We in the editorial department of Adrants are saddened to note our advertising department has, against our better judgment, decided to accept an ad promoting the much-maligned Pherotones campaign from McKinney-Silver. While we understand advertising supports this site and, generally, makes the world go 'round, our pompous rantings at the doorway of our sales director were brushed off with a quick "go pointlessly bitch about another lame viral campaign. They pay for your ass, you idiot!" Our ego bruised, it is with our utmost apologies, dear readers, that we subject you to the hypocrisy Adrants has thrust upon you.
In yet another clandestine viral effort, it appears North Carolina agency McKinney has cooked up a viral marketing campaign promoting Pherotones, ring tones that, apparently, cause sexual attraction. While the site is obviously a joke, a little snooping around reveals it's a marketing ploy. From a fake Wikipedia listing that's been labeled suspect to fake interviews with Boing Boing to suspicious Whois info to all sort of IP address foolery, clearly, McKinney is up to no good.
We're sure all the McKinney folks are huddled around their computers today laughing at all of us writing about their cute little effort, waiting patiently for the right moment to reveal the client behind this ploy. While you're all reading this you sneaky little McKinney truth-benders, remember, people don't like liars. The law doesn't like doctors who aren't doctors claiming they are doctors and, ever so coincidentally, BuzzAgent, the former master of deception, just released a study that says people hate stealth marketing, are offended when lied to and, get this, a brand fares far better when all is honestly presented upfront than when it's not. Do your homework guys. The days of trickster marketing are over.
OK, OK. So it is a little funny after it sinks in. Still blatantly dishonest.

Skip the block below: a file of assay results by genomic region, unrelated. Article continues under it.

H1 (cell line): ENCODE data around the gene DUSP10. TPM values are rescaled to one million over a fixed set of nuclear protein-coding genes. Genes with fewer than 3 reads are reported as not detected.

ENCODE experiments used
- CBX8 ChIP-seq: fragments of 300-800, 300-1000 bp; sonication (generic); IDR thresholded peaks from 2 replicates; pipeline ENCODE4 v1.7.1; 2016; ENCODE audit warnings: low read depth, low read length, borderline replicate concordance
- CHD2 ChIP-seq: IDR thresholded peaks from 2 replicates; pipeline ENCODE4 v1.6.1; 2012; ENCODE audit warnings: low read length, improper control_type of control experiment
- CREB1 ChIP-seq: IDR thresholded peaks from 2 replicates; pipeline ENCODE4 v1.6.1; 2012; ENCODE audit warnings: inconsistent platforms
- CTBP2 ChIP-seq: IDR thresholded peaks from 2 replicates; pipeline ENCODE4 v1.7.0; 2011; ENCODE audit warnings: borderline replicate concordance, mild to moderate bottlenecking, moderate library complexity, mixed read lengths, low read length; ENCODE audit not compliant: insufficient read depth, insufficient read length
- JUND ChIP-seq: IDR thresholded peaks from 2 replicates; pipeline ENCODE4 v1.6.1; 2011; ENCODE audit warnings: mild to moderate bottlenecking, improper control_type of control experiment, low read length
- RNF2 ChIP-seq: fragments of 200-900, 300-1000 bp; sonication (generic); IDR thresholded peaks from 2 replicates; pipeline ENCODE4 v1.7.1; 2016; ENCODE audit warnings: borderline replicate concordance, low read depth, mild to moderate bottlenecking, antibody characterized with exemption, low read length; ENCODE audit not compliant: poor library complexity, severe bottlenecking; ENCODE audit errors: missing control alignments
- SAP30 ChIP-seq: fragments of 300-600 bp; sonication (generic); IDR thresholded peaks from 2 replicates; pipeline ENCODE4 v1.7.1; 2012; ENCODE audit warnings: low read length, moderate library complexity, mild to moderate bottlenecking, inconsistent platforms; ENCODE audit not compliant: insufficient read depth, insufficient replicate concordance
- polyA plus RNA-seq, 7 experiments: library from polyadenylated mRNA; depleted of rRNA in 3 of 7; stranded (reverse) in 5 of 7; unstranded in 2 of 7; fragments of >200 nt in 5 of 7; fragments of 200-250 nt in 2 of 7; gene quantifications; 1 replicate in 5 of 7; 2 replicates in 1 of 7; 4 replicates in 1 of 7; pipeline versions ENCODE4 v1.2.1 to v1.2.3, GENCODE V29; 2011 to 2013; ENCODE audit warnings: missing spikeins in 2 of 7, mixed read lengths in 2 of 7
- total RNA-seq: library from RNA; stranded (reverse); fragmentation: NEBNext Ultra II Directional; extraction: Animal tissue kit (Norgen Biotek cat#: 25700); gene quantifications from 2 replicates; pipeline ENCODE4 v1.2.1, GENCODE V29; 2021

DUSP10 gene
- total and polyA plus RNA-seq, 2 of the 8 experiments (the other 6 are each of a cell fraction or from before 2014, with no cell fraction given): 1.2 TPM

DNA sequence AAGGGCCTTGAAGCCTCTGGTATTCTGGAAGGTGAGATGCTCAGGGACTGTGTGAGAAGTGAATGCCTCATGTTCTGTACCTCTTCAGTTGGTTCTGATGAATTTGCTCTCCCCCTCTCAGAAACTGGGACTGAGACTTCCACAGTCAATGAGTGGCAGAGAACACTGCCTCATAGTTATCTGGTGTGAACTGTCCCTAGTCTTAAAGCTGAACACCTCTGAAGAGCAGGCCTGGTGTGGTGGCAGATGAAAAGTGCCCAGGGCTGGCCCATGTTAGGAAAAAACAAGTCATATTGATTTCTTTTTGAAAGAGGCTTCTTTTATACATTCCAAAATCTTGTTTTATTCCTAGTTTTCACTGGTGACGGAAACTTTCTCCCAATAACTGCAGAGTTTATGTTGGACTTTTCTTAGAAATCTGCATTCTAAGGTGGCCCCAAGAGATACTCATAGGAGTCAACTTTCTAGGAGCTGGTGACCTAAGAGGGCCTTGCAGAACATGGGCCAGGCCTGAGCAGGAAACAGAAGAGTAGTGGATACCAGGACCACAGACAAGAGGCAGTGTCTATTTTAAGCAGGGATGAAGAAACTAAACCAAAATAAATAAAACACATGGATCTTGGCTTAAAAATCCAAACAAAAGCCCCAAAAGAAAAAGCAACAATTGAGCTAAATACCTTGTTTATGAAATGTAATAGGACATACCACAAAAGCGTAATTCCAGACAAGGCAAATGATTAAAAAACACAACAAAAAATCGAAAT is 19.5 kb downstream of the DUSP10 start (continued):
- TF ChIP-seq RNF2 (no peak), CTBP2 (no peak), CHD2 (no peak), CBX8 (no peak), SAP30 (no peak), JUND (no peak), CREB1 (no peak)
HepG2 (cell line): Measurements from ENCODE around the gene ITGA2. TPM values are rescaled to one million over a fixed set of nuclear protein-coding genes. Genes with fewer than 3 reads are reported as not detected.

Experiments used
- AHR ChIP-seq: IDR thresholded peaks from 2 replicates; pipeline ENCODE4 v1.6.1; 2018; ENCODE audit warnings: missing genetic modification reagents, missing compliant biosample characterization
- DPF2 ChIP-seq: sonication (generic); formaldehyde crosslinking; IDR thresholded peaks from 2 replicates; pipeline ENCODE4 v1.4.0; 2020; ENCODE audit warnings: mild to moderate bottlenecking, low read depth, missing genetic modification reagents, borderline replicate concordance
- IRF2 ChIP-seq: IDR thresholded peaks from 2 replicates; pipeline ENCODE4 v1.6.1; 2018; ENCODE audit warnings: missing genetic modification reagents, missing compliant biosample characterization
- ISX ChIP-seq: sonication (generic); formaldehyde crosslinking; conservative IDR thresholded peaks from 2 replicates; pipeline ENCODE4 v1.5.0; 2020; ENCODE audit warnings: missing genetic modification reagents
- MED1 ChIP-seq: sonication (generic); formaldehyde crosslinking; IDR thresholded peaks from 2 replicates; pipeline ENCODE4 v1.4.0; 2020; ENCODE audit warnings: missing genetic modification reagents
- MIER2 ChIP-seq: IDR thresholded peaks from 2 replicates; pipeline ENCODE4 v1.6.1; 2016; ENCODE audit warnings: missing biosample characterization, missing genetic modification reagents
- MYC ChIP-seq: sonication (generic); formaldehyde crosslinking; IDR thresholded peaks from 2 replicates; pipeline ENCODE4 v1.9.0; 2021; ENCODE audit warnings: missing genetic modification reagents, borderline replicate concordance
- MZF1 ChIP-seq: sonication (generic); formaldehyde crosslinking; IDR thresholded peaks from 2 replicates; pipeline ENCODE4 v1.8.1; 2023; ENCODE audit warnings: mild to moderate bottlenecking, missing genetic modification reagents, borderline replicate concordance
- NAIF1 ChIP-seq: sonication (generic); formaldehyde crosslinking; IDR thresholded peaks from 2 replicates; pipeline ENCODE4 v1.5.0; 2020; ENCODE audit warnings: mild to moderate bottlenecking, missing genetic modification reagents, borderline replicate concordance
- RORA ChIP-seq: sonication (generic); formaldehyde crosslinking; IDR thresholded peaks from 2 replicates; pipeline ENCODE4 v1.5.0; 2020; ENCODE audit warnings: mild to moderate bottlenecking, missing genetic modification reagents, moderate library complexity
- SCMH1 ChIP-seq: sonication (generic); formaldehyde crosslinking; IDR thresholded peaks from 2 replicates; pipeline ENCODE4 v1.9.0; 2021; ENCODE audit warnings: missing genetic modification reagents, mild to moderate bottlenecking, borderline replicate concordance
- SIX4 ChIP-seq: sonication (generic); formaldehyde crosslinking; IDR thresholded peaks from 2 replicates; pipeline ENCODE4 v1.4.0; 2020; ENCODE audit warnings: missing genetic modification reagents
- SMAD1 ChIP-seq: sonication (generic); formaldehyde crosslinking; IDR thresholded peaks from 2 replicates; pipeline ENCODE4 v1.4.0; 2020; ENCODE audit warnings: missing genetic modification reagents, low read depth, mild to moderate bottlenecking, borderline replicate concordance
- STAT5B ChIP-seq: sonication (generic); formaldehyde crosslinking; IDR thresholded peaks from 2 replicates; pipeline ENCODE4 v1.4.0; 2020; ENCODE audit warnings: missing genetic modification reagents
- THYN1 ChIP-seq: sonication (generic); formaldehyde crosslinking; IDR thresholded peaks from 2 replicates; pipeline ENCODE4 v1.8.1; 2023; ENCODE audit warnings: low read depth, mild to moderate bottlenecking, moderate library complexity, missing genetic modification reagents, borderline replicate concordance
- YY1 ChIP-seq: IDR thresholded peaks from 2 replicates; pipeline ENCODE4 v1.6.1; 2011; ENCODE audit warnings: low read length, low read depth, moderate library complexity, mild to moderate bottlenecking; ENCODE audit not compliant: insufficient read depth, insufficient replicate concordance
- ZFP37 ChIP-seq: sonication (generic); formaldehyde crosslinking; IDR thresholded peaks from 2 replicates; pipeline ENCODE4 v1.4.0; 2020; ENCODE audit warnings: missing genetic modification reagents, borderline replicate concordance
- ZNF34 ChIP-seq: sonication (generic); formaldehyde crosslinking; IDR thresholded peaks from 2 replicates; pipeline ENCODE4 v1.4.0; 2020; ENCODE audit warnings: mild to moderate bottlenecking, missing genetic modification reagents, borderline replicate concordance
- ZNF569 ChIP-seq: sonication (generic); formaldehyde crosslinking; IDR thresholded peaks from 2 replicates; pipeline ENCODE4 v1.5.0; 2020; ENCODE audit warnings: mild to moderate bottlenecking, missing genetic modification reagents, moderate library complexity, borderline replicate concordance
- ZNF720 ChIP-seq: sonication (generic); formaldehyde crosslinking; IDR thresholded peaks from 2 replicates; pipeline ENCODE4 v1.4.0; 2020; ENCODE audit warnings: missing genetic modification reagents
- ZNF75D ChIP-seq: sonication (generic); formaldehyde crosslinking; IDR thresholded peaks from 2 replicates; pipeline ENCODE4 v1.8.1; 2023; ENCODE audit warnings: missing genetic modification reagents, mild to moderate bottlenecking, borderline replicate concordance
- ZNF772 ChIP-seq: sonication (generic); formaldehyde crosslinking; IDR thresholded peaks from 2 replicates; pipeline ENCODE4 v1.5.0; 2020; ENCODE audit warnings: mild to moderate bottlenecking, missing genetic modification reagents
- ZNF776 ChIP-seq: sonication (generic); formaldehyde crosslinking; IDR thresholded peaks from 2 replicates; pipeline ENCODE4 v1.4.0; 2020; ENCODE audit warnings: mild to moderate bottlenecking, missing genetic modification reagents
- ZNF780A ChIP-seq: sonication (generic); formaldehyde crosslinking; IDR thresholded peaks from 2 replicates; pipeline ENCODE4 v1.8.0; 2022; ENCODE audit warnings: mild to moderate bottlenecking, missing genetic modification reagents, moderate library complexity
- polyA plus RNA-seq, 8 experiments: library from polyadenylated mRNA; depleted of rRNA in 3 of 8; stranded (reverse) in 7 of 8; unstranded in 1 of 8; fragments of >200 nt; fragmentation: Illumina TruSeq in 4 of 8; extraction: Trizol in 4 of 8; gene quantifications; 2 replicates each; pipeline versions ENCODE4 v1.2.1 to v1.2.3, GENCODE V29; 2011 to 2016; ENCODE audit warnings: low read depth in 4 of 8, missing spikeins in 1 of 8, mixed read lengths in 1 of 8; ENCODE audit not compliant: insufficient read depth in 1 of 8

UPDATE: I knew I had seen that doctor image somewhere before. Smartly, McKinney has placed a BlogAds campaign increasing the likelihood bloggers will go easy on the campaign. They forgot to buy Adrants though:-)
Contextual advertising is so much fun, especially when it works so well such as in this placement of a credit card company's banner within a Sydney Morning Herald article about a woman dying from a shark attack. Credit card sharks need not apply. Somebody needs to tweak a few algorithms.
To appeal to men, many soft drink makers have dropped the word "diet" from the name of their products or introduced newly named products. In Coke's case, there's Coke Zero. A clandestine element of the campaign urging men to consume Coke Zero is a weblog, with no mention of Coke's involvement (Note: apparently in reaction to negativity about this effort, the page is now clearly branded with a Coke Zero bottle), named The Zero Movement on which a guy rants about why life is so full of stuff to do and how it would be so much nicer if there was, well, zero to do. It's written in typical character blog prose, devoid of personality and full of whiny banter which comes off like it's a product of a creative brief. There's even fake, supportive comments to go along with it.
While the blog's archives indicate the site's been up since June, 2005, Whois information tells a very different story. Not only does the information reveal the site is a product of Coke, it clearly states the domain for the site was registered November 21, 2005, a full five months after the site, according to its archives, launched. On top of this, blog monitoring service BlogPulse has little to no information on the blog. Had The Zero Movement blog been pumping out posts since June 2005, BlogPulse would have had a sizeable profile for the site. Blog search engine Technorati, aside from some recent referrals, doesn't have much either. In creating The Zero Movement, Coke has lied, misled and misrepresented. Some would call this reprehensible and irresponsible. We'll just call it stupid.
Thanks to Hurt Elbow, we now have visual proof the new Intel logo leaps ahead of nothing and simply joins the "logo ovalation" crowd. Check out all the unoriginal, copy-cat insanity here in one gigantic, orgasmic ovalistic circular logo-fest that either proves originality is dead or that all these brands used the same focus group.